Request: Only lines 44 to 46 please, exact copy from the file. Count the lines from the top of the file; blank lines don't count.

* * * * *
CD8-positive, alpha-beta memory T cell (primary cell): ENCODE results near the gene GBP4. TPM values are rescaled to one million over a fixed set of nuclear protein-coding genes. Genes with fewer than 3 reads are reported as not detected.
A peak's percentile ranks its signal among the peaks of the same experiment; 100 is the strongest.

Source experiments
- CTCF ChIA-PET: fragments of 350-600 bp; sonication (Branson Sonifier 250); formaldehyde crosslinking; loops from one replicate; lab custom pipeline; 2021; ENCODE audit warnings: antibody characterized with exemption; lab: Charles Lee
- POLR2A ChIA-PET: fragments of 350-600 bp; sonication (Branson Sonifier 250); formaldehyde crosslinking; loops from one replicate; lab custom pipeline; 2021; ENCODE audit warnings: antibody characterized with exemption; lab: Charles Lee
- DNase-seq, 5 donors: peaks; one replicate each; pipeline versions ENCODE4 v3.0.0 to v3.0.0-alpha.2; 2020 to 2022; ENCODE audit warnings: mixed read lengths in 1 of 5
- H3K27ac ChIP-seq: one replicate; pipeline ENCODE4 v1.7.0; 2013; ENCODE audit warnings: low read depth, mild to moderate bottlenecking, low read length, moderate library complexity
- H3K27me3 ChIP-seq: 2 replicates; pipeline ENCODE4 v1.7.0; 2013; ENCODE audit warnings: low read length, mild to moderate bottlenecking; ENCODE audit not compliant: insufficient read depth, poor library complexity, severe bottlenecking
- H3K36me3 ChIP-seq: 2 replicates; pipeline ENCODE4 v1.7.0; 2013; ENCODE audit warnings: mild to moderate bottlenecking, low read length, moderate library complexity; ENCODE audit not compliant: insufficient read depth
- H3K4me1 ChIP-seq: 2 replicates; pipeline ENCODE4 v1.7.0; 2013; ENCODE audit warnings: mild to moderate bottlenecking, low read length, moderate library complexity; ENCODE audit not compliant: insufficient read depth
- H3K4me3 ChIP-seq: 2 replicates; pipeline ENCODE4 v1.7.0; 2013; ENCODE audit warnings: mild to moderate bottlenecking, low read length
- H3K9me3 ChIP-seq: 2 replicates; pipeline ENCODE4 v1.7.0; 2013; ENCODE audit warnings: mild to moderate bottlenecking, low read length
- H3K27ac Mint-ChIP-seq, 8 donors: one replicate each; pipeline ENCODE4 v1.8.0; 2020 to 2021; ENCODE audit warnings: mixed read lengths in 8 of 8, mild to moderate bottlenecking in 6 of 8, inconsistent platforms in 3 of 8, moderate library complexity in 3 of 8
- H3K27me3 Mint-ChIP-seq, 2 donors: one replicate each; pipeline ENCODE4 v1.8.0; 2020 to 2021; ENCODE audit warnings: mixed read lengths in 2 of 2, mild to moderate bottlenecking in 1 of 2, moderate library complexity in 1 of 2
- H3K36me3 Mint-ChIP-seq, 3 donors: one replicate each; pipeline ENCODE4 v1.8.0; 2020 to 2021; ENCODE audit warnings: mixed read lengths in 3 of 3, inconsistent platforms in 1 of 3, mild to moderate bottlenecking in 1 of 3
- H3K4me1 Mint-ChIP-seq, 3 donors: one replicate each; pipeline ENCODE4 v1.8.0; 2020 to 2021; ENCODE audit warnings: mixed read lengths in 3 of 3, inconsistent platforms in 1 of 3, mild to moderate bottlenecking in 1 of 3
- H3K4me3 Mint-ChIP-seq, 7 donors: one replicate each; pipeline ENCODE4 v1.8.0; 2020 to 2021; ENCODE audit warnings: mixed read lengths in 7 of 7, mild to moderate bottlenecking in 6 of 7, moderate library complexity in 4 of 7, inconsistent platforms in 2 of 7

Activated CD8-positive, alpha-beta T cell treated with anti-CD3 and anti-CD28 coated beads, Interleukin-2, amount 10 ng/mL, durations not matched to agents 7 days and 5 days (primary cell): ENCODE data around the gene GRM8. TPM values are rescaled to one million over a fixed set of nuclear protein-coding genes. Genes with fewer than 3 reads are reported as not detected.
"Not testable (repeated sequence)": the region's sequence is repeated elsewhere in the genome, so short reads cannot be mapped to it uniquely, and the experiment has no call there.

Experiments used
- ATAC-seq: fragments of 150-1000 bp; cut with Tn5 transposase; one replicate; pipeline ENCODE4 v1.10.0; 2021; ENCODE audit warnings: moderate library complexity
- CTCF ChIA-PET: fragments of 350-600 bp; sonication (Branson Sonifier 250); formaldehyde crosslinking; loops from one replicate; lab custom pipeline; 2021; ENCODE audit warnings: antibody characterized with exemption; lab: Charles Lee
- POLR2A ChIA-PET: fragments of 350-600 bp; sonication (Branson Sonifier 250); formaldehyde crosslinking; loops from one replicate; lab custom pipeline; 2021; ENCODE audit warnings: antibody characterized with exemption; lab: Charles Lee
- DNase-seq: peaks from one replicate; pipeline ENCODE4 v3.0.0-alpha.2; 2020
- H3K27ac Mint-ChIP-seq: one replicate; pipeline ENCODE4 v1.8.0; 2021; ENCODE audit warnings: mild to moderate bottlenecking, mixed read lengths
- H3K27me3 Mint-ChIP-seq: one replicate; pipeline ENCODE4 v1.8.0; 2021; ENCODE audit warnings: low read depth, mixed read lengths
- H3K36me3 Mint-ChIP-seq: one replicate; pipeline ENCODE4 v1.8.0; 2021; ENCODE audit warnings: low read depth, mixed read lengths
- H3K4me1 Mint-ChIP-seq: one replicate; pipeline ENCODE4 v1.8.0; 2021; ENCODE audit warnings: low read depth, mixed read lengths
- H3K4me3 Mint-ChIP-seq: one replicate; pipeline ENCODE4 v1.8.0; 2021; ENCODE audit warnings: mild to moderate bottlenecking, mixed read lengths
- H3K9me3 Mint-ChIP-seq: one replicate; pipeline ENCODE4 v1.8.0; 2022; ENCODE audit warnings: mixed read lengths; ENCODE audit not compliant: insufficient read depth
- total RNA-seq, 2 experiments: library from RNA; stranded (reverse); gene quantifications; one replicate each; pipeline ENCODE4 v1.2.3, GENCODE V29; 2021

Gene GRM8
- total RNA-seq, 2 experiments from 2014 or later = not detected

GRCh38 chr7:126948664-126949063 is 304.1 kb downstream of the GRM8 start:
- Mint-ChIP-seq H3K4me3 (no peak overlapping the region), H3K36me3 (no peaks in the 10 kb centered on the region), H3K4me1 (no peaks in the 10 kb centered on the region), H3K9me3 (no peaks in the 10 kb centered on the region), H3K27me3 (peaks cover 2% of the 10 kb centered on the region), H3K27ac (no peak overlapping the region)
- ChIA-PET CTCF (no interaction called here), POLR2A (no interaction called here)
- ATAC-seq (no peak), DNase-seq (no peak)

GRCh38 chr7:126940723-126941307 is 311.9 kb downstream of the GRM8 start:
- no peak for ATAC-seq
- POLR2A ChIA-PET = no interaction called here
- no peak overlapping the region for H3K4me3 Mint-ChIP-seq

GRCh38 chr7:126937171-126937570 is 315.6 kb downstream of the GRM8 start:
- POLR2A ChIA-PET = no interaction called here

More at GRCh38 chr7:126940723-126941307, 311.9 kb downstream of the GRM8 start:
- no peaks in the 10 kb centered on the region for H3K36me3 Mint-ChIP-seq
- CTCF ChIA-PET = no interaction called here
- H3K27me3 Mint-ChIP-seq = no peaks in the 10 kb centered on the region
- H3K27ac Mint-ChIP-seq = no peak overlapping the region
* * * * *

More at GRCh38 chr7:126940723-126941307, 311.9 kb downstream of the GRM8 start:
- no peaks in the 10 kb centered on the region for H3K36me3 Mint-ChIP-seq
- CTCF ChIA-PET = no interaction called here